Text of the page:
> buy a similar sized house. In the London area even quite modest homes
> are above the stamp duty threshold. You are stuffed either way, moving
> house by stamp duty, and commuting by fuel duty and VAT. The only
> winner is the taxman.
My grandparents lived in West Ealing, London from 1934 until their deaths in
the early 1970s. My grandfather was a jobbing carpenter working on film sets
and exhibitions. He travelled by bicycle and public transport, to Elstree,
Borhamwood, Denham, Pinewood and all the other film studios surrounding
London plus the major exhibition centres.
He never learned to drive a car.
From: Brimstone on 21 May 2010 06:20
"Adrian" <toomany2cvs(a)gmail.com> wrote in message
> "Brimstone" <brimstone(a)hotmail.com> gurgled happily, sounding much like
> they were saying:
>> My grandparents lived in West Ealing, London from 1934 until their
>> deaths in the early 1970s. My grandfather was a jobbing carpenter
>> working on film sets and exhibitions. He travelled by bicycle and public
>> transport, to Elstree, Borhamwood, Denham, Pinewood and all the other
>> film studios surrounding London plus the major exhibition centres.
> He'd have gone to the NEC, GMEX or even Excel by bike, carrying power
More likely by public transport.
AFAIR he left his tools at his current place of work, or had them supplied.
I don't recall him carrying them to and fro on a daily basis.
The NEC (assuming you mean the one near Brum) from west London is a bit far
for a daily commute, even by car and made worse by being utterly boring.
From: Brimstone on 21 May 2010 06:22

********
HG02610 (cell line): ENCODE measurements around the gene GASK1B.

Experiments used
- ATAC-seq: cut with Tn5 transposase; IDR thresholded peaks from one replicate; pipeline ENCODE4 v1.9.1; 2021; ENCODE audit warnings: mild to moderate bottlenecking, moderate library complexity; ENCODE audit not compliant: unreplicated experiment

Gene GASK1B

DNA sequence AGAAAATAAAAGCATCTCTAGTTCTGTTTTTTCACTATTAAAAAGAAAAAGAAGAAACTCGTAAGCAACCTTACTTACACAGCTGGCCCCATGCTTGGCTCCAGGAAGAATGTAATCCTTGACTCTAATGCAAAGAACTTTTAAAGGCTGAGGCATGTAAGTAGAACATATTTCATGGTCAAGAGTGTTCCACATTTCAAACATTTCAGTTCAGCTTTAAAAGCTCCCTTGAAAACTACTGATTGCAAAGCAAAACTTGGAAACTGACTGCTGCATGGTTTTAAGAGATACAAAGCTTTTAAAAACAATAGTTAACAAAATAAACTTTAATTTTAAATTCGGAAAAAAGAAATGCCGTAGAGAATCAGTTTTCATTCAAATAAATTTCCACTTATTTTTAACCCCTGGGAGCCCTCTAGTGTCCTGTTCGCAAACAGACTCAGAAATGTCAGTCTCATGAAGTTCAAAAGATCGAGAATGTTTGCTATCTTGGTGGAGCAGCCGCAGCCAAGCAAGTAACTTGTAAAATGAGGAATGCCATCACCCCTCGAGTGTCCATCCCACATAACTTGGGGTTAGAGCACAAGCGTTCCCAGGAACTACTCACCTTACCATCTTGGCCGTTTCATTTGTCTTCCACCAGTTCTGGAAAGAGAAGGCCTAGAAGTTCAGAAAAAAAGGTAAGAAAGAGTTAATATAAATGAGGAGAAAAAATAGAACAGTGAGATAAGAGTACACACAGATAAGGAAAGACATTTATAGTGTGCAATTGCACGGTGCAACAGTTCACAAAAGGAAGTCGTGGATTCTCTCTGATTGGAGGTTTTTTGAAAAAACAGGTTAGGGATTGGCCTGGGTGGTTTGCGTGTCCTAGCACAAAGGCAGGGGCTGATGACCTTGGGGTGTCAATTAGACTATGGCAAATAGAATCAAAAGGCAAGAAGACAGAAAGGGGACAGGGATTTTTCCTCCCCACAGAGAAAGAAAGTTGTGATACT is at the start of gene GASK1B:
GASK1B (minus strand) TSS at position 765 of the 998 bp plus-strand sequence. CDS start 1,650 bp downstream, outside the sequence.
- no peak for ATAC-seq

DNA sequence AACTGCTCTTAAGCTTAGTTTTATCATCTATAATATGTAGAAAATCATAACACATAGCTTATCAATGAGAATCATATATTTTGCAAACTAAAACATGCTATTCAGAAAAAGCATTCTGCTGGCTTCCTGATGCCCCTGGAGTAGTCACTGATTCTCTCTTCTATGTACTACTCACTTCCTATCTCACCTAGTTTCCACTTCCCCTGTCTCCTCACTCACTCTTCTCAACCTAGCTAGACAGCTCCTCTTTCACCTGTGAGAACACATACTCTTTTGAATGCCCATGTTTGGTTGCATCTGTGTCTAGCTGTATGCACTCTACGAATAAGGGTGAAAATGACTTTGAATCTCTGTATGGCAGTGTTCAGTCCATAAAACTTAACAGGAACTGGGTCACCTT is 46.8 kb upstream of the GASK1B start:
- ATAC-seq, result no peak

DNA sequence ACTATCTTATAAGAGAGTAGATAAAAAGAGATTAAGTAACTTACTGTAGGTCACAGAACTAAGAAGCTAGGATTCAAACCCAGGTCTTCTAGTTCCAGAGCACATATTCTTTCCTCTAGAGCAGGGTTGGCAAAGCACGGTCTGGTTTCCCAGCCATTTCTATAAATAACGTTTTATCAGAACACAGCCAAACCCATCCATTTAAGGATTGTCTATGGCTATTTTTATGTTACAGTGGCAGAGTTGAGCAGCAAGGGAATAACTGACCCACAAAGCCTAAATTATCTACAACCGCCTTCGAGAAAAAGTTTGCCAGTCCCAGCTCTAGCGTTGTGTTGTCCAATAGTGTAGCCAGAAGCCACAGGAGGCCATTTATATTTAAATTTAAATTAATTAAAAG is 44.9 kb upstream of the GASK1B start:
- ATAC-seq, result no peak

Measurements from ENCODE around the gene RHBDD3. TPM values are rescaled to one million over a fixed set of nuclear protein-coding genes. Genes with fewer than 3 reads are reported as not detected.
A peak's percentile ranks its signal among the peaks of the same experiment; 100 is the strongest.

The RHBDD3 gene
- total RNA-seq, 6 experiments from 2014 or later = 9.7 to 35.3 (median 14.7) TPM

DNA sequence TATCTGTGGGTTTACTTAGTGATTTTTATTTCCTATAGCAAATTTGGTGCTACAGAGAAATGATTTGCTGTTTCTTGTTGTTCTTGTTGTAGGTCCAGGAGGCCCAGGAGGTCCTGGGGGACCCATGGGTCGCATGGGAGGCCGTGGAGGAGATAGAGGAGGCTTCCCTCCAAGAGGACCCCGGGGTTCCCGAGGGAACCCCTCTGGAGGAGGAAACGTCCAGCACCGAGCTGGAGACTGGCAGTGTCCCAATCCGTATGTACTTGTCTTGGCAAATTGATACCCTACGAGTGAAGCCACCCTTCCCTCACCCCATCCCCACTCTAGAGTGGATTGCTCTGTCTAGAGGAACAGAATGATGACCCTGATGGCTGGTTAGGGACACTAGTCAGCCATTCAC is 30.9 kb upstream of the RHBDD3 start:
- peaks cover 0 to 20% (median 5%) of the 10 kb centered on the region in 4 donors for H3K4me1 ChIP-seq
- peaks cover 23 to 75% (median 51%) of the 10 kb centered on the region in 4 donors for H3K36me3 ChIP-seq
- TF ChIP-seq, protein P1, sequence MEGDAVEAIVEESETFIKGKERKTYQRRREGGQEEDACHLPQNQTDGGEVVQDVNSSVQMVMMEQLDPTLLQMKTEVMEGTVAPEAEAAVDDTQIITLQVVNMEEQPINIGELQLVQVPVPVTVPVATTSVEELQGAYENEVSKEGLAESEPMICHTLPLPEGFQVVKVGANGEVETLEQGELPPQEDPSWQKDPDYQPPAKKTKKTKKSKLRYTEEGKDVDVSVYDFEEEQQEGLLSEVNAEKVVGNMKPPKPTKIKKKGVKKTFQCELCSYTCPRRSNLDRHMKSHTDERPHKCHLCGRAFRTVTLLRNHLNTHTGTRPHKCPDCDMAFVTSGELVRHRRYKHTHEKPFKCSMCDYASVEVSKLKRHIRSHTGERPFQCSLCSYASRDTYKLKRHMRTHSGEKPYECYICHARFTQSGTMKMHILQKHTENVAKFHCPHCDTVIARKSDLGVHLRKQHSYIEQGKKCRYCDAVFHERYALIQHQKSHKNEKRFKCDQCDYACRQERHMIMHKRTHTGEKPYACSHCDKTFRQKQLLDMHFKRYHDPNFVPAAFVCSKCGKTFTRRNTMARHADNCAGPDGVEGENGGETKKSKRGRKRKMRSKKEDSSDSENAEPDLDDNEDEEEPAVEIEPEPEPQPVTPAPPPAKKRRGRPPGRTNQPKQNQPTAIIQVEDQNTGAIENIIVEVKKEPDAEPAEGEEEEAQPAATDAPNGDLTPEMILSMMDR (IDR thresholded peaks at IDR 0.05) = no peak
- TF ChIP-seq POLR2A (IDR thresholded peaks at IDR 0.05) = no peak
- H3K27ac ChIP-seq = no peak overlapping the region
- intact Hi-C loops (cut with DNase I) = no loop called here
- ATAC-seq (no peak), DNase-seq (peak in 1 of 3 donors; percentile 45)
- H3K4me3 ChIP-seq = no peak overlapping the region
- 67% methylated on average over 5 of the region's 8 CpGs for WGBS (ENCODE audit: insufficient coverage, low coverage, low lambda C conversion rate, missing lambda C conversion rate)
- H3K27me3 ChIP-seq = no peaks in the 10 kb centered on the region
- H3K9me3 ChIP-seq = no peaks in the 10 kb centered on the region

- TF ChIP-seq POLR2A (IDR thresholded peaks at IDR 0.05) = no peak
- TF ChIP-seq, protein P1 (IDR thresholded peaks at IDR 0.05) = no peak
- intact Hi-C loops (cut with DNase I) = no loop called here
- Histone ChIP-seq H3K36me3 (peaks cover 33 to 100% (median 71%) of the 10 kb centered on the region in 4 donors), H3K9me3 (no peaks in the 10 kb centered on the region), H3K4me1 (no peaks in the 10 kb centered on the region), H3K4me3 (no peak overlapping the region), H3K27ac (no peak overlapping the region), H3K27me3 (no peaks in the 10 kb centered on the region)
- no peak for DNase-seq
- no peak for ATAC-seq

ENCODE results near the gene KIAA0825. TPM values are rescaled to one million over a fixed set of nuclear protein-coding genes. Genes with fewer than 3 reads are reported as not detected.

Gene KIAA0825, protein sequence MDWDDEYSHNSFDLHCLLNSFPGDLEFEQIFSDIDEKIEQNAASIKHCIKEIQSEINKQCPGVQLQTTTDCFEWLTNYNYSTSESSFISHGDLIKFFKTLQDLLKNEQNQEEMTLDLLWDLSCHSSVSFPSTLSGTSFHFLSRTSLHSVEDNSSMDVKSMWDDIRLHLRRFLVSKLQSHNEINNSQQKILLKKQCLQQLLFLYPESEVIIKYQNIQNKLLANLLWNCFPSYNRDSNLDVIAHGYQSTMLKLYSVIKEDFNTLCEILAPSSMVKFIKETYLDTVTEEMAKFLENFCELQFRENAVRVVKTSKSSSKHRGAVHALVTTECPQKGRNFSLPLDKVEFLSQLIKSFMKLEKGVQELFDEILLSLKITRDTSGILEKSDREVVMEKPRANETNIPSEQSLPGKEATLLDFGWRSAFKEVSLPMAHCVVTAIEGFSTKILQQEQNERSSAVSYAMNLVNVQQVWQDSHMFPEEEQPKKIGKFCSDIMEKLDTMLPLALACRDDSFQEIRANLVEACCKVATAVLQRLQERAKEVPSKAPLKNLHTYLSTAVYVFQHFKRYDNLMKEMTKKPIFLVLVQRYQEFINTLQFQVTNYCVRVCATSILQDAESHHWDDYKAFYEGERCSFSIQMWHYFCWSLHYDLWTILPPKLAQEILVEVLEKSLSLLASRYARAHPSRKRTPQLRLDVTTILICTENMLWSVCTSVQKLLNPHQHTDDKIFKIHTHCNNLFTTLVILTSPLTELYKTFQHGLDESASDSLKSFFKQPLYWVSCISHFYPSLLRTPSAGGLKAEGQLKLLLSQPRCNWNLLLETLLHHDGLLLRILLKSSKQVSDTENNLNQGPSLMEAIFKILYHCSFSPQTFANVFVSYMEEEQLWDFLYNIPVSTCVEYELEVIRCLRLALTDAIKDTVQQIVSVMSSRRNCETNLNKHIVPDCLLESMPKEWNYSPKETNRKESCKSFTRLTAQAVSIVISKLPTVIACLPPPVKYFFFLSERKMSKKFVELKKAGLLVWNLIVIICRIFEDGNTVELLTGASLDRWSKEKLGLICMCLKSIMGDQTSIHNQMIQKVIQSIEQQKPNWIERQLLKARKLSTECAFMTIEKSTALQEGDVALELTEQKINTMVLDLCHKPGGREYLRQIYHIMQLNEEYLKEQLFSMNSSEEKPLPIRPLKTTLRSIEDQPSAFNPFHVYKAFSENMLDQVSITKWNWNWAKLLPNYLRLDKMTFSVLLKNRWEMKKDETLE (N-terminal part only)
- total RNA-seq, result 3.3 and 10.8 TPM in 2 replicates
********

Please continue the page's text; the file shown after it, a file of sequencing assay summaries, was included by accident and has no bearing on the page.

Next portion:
"Derek C" <del.copeland(a)tiscali.co.uk> wrote in message
> On 21 May, 10:41, ChelseaTractorMan <mr.c.trac...(a)hotmail.co.uk>
>> On Fri, 21 May 2010 02:38:19 -0700 (PDT), Derek C
>> <del.copel...(a)tiscali.co.uk> wrote:
>> >I could be even more cynical and suggest that the prudent 'Saviour of
>> >the World' lined himself up for a cushy and highly paid job in the
>> >banking sector
>> he probably will because the financial sectors of the world realize
>> he was a main architect of the rescue plan that abated what could have
>> been a 1930 style recession and bank total collapse. My guess is the
> You obviously have a much higher opinion of Gordo than I do!
Even his opponents consider him to be a competent technician. Sadly too few
technicians are good at actually running anything.
From: mileburner on 21 May 2010 06:57
"ChelseaTractorMan" <mr.c.tractor(a)hotmail.co.uk> wrote in message
> On Thu, 20 May 2010 18:05:48 +0100, "mileburner"
> <mileburner(a)btinternet.com> wrote:
>>> Somebody I argued with about airtravel told me the carbon cost was
>>> zero for him because he is travelling in the 20% of seats otherwise
>>> empty and "the plane was going anyway". This is of course (rather
>>> pathetic) self deception, you can get it from car haters, car lovers
>>> and all other points of view.
>>Ah yes good old self-deception...
>>"I *have* to drive, there is no other way of getting there".
> another car hater had a long term argument with me over that, in the
> end he killfiled me rather than see he was wrong. If your interests
> lie outside of cities, its often literally true and more often
> practically true that car is the only sensible choice. PT works well
> with large volumes of people going to the same place, for the most
> popular pastimes in the UK, walking, fishing, birdwatching, field
> sports etc not using a car is masochism.
I don't deny that the car can be the most sensible and practical choice, but
that is considerably different to "having" to drive because I "have" to. The
way in which some of the autophiles go on, you would think that the world
would cease to exist if they could not drive a car for their oh-so important